“Walk with the wise and become wise, for a companion of fools suffers harm.”
A relationship is not simply a romantic involvement between two individuals. Rather, according to Merriam-Webster, a relationship is “the way in which two or more people… talk to, behave toward, and deal with each other.” While having a significant other may prove to be meaningful, it is not the only relationship we should invest our efforts in. Friendships, relationships between parents, siblings, and other family members are extremely important. Lately, I have been pensive about my mortality and the funeral that will eventually take place sometime in the future. I have been thinking about who I would like to be there and who I want to remember me. Morbid, I know, yet it has made me more thoughtful about the relationships I have in my life.
Although I am still quite young, I believe I have acquired some wisdom about relationships between individuals, especially friendships. My experiences have taught me that the greatest downfall in relationships is communication or lack of it. Unlike our ancestors, we have an abundance of sources to use in order to communicate with others. Texting, Facebook, Twitter, Instagram, e-mails, etc. all provide us with a method of communication. Did you notice my examples are lacking one pivotal source? I purposefully excluded talking to emphasize how easy it is to overlook that form of human interaction between people. Talking requires communication over the phone or face-to-face interaction. It is, in my opinion, a dying skill.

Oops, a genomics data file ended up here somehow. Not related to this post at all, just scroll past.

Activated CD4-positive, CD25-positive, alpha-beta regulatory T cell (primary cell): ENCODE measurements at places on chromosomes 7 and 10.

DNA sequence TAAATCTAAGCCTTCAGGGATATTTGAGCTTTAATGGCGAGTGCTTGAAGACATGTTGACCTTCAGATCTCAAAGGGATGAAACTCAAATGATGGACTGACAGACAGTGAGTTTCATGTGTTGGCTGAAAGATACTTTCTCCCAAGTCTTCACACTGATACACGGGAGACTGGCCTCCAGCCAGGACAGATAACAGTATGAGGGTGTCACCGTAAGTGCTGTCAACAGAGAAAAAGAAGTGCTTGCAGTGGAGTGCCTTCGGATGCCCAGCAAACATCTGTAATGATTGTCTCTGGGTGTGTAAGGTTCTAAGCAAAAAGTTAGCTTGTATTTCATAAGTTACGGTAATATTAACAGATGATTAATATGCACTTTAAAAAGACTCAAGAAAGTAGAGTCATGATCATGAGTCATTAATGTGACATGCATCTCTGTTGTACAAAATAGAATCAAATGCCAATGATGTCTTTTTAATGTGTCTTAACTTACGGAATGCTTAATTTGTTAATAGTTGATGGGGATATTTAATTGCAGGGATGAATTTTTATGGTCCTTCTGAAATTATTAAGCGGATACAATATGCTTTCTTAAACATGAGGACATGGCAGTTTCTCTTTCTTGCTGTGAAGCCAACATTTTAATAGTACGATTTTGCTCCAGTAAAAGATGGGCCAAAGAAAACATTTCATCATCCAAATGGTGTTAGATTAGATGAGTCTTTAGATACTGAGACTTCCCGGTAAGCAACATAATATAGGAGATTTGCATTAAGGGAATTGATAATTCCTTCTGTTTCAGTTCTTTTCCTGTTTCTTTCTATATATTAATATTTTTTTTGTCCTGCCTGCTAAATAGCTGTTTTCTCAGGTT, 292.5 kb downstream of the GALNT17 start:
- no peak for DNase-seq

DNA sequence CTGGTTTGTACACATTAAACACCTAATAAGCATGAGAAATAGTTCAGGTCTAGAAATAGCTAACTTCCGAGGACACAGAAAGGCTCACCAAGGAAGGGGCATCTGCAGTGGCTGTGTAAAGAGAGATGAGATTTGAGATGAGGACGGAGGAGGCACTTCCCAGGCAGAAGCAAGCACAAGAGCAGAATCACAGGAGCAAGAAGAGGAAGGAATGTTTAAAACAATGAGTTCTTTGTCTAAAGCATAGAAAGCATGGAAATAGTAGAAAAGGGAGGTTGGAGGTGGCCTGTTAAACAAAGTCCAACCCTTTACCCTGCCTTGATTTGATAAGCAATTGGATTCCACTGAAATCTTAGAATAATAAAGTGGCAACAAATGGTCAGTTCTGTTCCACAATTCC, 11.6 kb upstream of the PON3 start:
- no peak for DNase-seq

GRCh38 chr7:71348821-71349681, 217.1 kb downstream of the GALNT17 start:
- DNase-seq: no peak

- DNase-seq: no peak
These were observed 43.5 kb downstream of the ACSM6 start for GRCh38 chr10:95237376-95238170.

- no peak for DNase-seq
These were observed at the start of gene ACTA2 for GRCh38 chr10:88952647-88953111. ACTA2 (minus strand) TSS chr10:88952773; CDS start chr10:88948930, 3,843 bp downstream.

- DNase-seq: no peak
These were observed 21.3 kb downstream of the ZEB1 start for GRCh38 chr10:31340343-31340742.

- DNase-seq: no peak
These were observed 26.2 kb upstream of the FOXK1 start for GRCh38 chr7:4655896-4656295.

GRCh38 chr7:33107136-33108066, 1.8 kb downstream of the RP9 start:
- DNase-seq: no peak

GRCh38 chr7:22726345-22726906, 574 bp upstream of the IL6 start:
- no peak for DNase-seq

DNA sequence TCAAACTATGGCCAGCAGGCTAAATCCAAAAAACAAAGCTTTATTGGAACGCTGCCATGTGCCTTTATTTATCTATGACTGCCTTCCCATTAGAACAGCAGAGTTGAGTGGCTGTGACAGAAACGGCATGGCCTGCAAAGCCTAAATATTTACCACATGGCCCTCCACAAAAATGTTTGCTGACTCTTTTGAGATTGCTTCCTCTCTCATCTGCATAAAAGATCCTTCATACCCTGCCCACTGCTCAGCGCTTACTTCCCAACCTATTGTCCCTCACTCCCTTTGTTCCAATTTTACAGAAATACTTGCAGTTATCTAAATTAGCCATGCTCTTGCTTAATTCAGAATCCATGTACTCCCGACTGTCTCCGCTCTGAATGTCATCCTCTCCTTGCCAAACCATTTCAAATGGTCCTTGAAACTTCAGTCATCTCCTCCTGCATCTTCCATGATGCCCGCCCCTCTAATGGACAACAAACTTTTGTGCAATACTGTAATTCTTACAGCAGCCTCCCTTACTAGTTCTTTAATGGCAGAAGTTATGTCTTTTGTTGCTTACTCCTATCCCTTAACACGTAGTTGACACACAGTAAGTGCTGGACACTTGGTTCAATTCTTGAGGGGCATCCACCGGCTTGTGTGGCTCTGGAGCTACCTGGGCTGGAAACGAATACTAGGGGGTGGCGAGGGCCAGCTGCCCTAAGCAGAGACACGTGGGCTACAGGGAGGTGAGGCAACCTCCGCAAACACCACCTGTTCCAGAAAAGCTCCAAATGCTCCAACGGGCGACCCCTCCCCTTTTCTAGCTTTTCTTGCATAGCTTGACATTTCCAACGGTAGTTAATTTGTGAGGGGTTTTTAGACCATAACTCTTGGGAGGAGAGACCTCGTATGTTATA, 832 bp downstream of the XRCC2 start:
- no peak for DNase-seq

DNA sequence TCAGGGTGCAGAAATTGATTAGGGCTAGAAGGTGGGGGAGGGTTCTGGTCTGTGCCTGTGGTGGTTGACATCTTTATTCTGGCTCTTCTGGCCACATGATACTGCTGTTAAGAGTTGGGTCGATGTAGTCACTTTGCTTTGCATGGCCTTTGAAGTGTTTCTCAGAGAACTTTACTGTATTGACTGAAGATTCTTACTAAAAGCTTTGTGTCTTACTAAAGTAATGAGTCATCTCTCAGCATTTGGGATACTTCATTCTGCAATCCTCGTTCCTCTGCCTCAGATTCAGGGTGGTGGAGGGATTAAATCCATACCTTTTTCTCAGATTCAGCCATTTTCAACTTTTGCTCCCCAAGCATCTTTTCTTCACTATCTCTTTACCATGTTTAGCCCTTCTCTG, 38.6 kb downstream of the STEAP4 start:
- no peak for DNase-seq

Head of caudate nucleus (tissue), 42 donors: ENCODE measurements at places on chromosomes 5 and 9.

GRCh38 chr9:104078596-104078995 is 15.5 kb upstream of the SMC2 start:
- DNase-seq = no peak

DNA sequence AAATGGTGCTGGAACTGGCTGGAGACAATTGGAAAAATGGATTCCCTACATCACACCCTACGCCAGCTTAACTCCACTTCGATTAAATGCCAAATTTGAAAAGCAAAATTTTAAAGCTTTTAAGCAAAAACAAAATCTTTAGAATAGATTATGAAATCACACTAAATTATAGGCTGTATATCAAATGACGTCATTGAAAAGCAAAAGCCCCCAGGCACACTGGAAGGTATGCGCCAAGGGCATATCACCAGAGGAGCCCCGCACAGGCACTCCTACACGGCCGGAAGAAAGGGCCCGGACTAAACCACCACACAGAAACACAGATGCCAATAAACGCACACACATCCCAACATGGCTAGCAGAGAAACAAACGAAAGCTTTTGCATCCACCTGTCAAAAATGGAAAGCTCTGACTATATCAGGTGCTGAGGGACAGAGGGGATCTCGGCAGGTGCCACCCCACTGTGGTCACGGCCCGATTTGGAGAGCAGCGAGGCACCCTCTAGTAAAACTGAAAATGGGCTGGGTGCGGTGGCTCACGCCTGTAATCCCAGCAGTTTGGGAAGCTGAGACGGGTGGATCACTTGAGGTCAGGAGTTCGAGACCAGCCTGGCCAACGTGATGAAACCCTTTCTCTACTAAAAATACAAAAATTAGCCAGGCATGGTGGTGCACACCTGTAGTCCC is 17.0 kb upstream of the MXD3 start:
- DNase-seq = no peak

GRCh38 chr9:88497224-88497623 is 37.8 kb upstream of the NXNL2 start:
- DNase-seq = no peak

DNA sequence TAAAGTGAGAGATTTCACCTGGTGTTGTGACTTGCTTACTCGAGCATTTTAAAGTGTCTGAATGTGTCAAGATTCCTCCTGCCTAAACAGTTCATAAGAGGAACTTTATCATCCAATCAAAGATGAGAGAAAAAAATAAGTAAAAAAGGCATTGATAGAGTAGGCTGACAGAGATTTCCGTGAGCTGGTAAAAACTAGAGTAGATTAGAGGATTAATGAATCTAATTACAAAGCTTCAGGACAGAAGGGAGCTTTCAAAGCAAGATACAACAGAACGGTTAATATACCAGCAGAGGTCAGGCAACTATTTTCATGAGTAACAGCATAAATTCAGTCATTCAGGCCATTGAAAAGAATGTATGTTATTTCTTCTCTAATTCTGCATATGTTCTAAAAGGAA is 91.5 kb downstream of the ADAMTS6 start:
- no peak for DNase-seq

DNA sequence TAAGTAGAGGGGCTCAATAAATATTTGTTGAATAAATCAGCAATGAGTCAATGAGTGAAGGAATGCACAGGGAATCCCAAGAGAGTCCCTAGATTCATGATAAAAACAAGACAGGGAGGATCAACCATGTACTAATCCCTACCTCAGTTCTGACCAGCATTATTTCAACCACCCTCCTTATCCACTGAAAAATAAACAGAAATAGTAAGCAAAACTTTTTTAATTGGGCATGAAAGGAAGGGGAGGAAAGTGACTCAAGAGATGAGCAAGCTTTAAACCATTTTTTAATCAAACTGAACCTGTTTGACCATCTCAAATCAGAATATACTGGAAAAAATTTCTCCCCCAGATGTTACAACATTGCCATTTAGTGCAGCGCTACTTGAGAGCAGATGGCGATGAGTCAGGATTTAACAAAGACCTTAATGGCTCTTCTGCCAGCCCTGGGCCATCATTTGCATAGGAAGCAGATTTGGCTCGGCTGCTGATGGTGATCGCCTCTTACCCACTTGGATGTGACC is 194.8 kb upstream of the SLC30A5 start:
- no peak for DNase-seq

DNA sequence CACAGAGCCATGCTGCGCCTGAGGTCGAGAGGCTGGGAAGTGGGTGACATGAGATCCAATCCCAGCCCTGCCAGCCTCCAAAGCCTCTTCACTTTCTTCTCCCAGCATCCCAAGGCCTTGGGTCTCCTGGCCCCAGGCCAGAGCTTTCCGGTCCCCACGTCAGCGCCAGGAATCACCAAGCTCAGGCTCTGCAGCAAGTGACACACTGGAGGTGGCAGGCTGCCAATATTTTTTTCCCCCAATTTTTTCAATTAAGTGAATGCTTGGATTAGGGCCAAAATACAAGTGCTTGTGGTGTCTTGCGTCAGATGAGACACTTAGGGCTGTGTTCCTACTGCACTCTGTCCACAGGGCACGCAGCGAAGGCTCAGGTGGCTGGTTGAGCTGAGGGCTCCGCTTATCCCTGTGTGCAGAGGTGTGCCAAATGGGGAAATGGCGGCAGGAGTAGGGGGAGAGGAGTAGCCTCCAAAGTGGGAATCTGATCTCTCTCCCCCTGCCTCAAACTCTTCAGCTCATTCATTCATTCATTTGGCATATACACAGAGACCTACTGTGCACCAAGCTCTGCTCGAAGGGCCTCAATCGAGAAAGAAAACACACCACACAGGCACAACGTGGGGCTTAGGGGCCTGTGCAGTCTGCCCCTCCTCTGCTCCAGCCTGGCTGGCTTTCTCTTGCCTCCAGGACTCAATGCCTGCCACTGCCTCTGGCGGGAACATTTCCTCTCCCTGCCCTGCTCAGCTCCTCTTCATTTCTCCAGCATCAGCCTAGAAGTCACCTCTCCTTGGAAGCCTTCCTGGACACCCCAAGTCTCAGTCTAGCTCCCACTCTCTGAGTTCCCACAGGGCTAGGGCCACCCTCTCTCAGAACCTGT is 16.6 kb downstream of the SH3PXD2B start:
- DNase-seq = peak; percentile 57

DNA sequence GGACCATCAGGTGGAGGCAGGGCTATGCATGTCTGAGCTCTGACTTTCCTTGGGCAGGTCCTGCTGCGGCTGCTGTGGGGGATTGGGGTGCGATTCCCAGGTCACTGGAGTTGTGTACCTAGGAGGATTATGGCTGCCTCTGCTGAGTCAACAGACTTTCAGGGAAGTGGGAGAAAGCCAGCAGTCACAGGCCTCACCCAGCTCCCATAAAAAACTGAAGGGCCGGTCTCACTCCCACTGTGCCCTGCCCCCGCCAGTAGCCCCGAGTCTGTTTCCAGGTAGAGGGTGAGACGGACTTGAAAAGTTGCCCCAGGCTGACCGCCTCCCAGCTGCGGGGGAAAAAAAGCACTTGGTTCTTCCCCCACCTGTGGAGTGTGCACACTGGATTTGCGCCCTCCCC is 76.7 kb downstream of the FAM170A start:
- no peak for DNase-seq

Competent communicators make a relationship much more meaningful. Talking and hearing the other person’s voice can deliver us from our darkest hour. Consider suicide hotlines, for example. Those hotlines provide support and empowerment to individuals contemplating ending their life or those people dealing with a severe calamity. Simply put, relationships are our lifelines during a crisis. Family, friends, and loved ones should provide us with sound advice, inspiration to achieve the impossible, and more importantly, emotional support. We all need a friend that we can laugh with, lean on, and cry with; we need a friend who will extend grace to us, but also challenge us. Everyone needs a soundboard; someone who will tell us what we need to hear so that we may grow and better ourselves.
Let us evaluate our current relationships and see if we can find those elements listed above. It would be a lie to tell you that all of my friendships have been perfect. I have been in my share of toxic friendships and I feel it is my duty to impart you with some final thoughts regarding this subject. Good friends are respectful and kind. They do not slander you or take advantage of you. Having a big heart is a wonderful thing, but it can harm you if it is shared with the wrong person. While we perform acts of genuine thoughtfulness, never expecting to receive anything in return, we must also remember those acts must be appreciated by others. Appreciation goes a long way. It allows us to recognize each other as great source of support as well as demonstrate our love for one another.